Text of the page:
Richard D’Aveni, Strategy professor at the Dartmouth College’s Tuck School of Business, offers a review on how the 3-D printing technology has advanced so fast that some executives have not noticed its actual benefit, potential, or threat. From organic tissue to a full roadster printed in 48H, 3-D printing definitely offers an innovative twist that well played will yield prosperity to designers, makers, and suppliers of this new business. Despite the higher costs compared to conventional manufacturing machines, 3-D printing supplies approach is more to become a “commodity.” A very basic way to see this advance is thinking of when the first manufacturing machines were released and how they look now. One of the reasons why 3-D printing does not replace big fast-producer machines is because it is an emerging technology yet. Great investments were required in the past to get those dashing bolt makers that we have today, and the same applies to 3-D printers. But, what is the charm of these printers? Think of the myriad of customizations that can be done for each product. Phones will stop being the exact same. Cars, buildings, sunglasses, set of gears, and more by adding a decreasing little cost to manufacturers as orders reach mass production levels. Those unique parts from old cars or machines no longer available will be a matter of the past.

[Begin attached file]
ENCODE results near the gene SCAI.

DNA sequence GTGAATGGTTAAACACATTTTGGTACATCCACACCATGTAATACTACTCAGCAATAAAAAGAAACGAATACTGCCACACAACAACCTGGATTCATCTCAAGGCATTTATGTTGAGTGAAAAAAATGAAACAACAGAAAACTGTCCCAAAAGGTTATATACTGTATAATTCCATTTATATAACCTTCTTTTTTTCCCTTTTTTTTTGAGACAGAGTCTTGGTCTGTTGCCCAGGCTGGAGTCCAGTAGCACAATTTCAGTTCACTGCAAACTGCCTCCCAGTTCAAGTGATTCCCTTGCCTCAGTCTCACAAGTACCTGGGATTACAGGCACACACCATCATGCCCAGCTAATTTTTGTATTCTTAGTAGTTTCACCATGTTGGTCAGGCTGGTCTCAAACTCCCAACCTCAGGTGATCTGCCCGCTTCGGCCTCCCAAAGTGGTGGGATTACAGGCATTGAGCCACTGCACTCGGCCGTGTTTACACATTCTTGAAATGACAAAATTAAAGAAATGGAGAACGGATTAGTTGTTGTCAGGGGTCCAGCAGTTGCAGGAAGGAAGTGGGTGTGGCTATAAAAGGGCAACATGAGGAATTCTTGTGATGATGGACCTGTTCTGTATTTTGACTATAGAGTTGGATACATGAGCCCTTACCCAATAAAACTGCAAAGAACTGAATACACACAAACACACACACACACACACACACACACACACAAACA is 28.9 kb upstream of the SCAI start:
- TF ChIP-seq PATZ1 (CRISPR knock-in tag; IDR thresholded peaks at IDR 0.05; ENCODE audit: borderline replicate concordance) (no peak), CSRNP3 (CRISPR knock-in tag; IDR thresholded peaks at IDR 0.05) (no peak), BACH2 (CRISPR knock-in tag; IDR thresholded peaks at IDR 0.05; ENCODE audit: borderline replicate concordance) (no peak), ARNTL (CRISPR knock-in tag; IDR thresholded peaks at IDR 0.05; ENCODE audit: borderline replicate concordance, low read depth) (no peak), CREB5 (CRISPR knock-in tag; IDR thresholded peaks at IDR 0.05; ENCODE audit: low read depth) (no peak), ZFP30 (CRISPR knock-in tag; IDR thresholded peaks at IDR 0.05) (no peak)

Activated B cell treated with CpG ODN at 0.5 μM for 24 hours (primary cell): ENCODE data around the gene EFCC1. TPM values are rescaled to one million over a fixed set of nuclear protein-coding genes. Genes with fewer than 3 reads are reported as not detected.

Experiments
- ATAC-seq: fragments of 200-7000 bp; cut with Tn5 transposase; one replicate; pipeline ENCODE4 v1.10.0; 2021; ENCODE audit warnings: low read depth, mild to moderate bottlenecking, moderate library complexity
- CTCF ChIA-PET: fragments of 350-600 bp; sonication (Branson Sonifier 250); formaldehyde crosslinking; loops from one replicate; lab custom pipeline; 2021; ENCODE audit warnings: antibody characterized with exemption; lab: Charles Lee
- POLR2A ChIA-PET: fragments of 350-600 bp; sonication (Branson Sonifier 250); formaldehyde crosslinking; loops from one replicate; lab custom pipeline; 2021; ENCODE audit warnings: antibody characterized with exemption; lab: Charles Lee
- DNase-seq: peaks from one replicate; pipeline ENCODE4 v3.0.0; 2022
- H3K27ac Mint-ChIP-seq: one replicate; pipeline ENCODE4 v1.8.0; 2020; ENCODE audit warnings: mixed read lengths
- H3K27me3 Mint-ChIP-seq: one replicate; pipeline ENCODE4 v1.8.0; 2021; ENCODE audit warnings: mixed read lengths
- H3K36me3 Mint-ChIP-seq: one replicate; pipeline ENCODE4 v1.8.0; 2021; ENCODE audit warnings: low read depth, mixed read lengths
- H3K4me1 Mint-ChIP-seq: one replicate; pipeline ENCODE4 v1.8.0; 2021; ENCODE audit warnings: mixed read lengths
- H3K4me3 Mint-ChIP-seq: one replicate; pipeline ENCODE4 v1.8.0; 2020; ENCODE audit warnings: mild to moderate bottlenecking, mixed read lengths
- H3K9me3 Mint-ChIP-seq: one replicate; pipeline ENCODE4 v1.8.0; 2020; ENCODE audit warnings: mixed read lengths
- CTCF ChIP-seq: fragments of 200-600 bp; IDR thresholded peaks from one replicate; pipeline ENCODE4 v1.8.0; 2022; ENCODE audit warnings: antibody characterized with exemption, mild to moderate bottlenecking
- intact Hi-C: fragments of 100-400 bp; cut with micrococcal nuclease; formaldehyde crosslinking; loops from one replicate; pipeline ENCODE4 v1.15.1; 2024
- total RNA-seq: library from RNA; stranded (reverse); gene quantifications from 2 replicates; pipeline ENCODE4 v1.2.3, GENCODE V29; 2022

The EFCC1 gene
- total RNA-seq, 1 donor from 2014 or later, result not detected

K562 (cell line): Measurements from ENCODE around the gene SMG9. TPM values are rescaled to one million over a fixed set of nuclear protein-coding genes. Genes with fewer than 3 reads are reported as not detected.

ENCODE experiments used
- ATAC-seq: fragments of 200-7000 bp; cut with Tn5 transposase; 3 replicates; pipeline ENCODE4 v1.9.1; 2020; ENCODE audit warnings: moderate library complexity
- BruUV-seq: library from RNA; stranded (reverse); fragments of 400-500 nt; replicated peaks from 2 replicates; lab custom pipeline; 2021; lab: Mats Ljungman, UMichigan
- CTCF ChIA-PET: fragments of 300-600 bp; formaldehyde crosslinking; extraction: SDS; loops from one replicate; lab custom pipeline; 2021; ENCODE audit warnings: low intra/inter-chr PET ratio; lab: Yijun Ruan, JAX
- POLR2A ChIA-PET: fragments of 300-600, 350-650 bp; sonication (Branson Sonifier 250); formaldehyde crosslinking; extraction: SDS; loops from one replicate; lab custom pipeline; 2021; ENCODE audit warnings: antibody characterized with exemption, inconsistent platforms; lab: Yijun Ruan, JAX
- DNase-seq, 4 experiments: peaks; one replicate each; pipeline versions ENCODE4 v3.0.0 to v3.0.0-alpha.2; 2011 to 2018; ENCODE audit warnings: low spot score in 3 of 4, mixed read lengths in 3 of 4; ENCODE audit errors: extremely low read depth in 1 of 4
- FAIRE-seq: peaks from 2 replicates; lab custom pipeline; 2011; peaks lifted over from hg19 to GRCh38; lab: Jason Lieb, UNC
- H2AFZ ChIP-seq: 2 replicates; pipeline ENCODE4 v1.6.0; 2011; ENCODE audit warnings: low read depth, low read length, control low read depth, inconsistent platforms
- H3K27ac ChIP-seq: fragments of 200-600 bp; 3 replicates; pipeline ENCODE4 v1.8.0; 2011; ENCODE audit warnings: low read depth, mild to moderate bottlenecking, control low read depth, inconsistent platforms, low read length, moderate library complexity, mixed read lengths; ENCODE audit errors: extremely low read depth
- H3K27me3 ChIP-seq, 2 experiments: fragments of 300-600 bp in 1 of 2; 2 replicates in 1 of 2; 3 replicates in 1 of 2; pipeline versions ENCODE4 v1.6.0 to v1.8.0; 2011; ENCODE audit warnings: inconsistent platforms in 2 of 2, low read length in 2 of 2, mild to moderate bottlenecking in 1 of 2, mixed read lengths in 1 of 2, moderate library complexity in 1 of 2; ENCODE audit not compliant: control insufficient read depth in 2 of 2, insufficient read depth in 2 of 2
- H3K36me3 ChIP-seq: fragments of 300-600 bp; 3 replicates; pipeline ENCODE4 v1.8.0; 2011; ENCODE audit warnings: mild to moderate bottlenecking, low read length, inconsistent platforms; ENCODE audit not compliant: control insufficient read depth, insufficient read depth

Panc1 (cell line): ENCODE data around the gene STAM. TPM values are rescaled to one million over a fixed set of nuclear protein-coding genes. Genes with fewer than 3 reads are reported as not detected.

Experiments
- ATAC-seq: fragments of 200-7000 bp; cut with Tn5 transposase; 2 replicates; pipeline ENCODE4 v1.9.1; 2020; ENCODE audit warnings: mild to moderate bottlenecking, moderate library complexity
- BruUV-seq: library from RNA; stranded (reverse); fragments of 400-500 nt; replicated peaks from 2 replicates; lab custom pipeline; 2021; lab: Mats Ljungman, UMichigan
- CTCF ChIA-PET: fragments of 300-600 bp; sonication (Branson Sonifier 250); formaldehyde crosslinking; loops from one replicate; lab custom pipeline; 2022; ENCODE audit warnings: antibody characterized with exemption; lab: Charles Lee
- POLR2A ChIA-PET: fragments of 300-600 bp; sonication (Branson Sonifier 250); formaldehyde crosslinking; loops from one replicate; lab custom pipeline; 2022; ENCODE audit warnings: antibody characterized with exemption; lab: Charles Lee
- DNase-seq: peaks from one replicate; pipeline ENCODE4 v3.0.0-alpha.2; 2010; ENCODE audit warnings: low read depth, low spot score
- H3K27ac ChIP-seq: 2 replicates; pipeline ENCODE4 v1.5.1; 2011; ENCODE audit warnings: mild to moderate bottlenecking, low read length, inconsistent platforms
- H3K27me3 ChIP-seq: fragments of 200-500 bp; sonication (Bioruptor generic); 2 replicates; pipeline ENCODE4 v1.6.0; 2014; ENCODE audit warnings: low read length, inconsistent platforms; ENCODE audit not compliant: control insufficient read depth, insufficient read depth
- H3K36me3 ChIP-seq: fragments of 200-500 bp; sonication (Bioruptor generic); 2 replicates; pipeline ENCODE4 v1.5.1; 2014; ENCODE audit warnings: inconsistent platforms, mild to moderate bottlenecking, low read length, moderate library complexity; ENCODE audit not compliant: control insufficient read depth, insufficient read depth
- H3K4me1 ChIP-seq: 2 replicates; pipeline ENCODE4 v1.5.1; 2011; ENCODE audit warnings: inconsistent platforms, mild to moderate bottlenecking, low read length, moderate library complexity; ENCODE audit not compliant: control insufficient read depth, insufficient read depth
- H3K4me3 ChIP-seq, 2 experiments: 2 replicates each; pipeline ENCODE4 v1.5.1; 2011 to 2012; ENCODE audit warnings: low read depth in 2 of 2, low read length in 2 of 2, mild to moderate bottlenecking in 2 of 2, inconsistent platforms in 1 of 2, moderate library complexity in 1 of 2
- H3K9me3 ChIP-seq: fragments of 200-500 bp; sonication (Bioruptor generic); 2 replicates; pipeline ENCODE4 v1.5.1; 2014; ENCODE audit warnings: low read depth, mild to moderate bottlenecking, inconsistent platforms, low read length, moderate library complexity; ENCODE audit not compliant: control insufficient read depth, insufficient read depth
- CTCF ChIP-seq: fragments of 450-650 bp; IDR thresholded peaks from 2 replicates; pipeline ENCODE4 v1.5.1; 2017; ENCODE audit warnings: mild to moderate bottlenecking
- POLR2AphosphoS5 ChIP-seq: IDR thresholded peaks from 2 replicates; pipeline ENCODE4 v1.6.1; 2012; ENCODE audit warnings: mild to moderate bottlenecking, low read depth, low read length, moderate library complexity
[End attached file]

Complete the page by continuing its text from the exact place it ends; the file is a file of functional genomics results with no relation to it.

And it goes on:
Article: The 3-D Printing Revolution – Harvard Business Review